Let me recall my engrossing chat with the globally noted GST expert from the Netherlands, Mr Sijbren Cnossen, who was in India recently. When I triggered this issue, his spontaneous reaction was - no way, not at all! Invoice matching for allowing credit flow is a retrograde idea. Such an exercise was undertaken by two BRICS countries - China & Brazil, and it had miserably failed. It had a countervailing effect on the benefits of the GST system. He cited the example of EU which has been grappling with the problem of invoice mismatching to the tune of USD 100 bn annually - this is when there is no mandatory 100% invoice capturing. And the reasons for such mismatch are many - wrong feeding of data is the most prominent one. To help GST taxpayers the EU provides the facility of a call centre where "Miss Match" (he jokingly explained) helps a taxpayer in rectifying the data errors so that the credit could be availed.
Let's now go back to the Indian scenario. The IAS and the IRS officers who have been authorised to take such a decision, I am sure, will have not even a remote idea about what could be the possible number of such invoices generated in a year. A few billions, perhaps! Does our GSTN bureaucracy have even the faintest idea about what sort of ICT infrastructure is required to handle this sort of volume? Have they visited the failed economies to find out what went wrong with them and why they abandoned such an idea? Nobody in the Governments or GSTN has any clue as to what is the number of invoices they are looking at, except that they are sure that they can do it. The one who knows not that he knows nothing, is ignorant enough, but if he starts believing that he knows, then he becomes the most pernicious.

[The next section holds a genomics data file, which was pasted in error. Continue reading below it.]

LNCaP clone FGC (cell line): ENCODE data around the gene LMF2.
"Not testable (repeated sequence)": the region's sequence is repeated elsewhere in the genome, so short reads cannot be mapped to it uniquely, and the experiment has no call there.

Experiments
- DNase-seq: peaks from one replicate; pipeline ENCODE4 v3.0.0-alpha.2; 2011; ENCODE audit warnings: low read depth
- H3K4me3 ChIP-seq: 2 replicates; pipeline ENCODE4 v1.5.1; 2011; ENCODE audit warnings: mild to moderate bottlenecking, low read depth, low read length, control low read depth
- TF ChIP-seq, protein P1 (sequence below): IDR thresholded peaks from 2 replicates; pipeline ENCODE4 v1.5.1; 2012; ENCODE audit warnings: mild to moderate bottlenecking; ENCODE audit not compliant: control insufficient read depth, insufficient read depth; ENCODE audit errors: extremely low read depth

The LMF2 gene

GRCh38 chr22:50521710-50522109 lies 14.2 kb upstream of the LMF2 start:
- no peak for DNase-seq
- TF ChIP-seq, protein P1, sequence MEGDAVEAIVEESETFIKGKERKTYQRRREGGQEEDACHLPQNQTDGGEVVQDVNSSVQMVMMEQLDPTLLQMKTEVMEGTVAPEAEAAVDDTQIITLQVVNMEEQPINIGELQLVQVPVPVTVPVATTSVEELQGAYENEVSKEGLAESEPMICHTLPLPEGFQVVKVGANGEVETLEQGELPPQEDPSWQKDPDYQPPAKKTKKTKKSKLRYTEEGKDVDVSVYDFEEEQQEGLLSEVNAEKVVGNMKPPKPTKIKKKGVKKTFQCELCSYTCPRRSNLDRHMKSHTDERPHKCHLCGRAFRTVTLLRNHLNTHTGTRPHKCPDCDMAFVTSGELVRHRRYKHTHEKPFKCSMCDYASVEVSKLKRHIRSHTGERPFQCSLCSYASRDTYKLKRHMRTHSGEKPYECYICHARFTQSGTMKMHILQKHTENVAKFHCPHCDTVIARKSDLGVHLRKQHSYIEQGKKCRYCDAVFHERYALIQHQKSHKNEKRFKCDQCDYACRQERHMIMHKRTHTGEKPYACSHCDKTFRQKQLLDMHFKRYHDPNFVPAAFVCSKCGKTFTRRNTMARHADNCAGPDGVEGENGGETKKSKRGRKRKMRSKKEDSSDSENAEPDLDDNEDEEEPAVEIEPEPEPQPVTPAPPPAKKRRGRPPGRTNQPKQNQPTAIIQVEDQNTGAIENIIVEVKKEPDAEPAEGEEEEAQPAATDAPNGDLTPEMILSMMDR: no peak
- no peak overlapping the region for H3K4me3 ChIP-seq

To add to that is the reality of semi-literate nature of local stockists, who would be expected to upload each of his invoices in cases of interstate sales. Let me explain it by giving a simple example - A wholesaler of edible oils in Gurgaon, from whom such commodities are purchased by local retailers of Delhi would need to upload all their invoices for the local retailers of Delhi to avail credit. Such high level of compliance cannot be achieved where the profit margins are wafer thin and a trader is semi-literate. Hiring personnel for compliance or outsourcing compliance would mean high transaction costs which is nothing but an additional 'tax' for a small taxpayers. The immediate consequence would be that a large number of dealers would simply decide to stay out of the compliance net. There would be an economy of unregistered dealers who would prefer paying hafta to the local SGST officials and it would give a boost to the cash economy. All taxes down the line, income tax, shop registration fee etc would be evaded to keep the activity hidden from the GST radar.